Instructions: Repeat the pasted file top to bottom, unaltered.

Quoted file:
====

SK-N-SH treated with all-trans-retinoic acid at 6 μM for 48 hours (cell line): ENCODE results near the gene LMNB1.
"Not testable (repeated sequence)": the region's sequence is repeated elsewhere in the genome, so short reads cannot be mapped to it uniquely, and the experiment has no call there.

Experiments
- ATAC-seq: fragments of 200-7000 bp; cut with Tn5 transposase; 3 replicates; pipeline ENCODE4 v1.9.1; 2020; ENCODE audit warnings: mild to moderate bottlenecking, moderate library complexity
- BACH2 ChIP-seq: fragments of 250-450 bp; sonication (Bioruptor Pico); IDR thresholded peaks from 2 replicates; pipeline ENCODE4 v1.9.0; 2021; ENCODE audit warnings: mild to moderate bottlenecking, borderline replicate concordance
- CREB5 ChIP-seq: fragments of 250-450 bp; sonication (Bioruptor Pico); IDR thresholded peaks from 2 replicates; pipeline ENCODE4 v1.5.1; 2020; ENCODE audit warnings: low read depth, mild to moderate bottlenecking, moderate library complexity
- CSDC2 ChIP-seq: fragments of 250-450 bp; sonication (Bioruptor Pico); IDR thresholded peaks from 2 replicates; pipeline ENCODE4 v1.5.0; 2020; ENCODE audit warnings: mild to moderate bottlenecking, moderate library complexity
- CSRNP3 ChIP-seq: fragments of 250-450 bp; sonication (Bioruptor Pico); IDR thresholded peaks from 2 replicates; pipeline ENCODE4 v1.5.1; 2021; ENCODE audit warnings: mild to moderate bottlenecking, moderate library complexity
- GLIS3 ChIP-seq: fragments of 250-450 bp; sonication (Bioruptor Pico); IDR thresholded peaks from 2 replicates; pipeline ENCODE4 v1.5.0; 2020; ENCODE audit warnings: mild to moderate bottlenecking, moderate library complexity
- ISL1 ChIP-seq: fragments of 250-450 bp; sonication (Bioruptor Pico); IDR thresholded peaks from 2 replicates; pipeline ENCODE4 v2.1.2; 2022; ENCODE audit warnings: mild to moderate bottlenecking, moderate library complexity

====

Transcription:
SK-N-SH treated with all-trans-retinoic acid at 6 μM for 48 hours (cell line): ENCODE results near the gene LMNB1.
"Not testable (repeated sequence)": the region's sequence is repeated elsewhere in the genome, so short reads cannot be mapped to it uniquely, and the experiment has no call there.

Experiments
- ATAC-seq: fragments of 200-7000 bp; cut with Tn5 transposase; 3 replicates; pipeline ENCODE4 v1.9.1; 2020; ENCODE audit warnings: mild to moderate bottlenecking, moderate library complexity
- BACH2 ChIP-seq: fragments of 250-450 bp; sonication (Bioruptor Pico); IDR thresholded peaks from 2 replicates; pipeline ENCODE4 v1.9.0; 2021; ENCODE audit warnings: mild to moderate bottlenecking, borderline replicate concordance
- CREB5 ChIP-seq: fragments of 250-450 bp; sonication (Bioruptor Pico); IDR thresholded peaks from 2 replicates; pipeline ENCODE4 v1.5.1; 2020; ENCODE audit warnings: low read depth, mild to moderate bottlenecking, moderate library complexity
- CSDC2 ChIP-seq: fragments of 250-450 bp; sonication (Bioruptor Pico); IDR thresholded peaks from 2 replicates; pipeline ENCODE4 v1.5.0; 2020; ENCODE audit warnings: mild to moderate bottlenecking, moderate library complexity
- CSRNP3 ChIP-seq: fragments of 250-450 bp; sonication (Bioruptor Pico); IDR thresholded peaks from 2 replicates; pipeline ENCODE4 v1.5.1; 2021; ENCODE audit warnings: mild to moderate bottlenecking, moderate library complexity
- GLIS3 ChIP-seq: fragments of 250-450 bp; sonication (Bioruptor Pico); IDR thresholded peaks from 2 replicates; pipeline ENCODE4 v1.5.0; 2020; ENCODE audit warnings: mild to moderate bottlenecking, moderate library complexity
- ISL1 ChIP-seq: fragments of 250-450 bp; sonication (Bioruptor Pico); IDR thresholded peaks from 2 replicates; pipeline ENCODE4 v2.1.2; 2022; ENCODE audit warnings: mild to moderate bottlenecking, moderate library complexity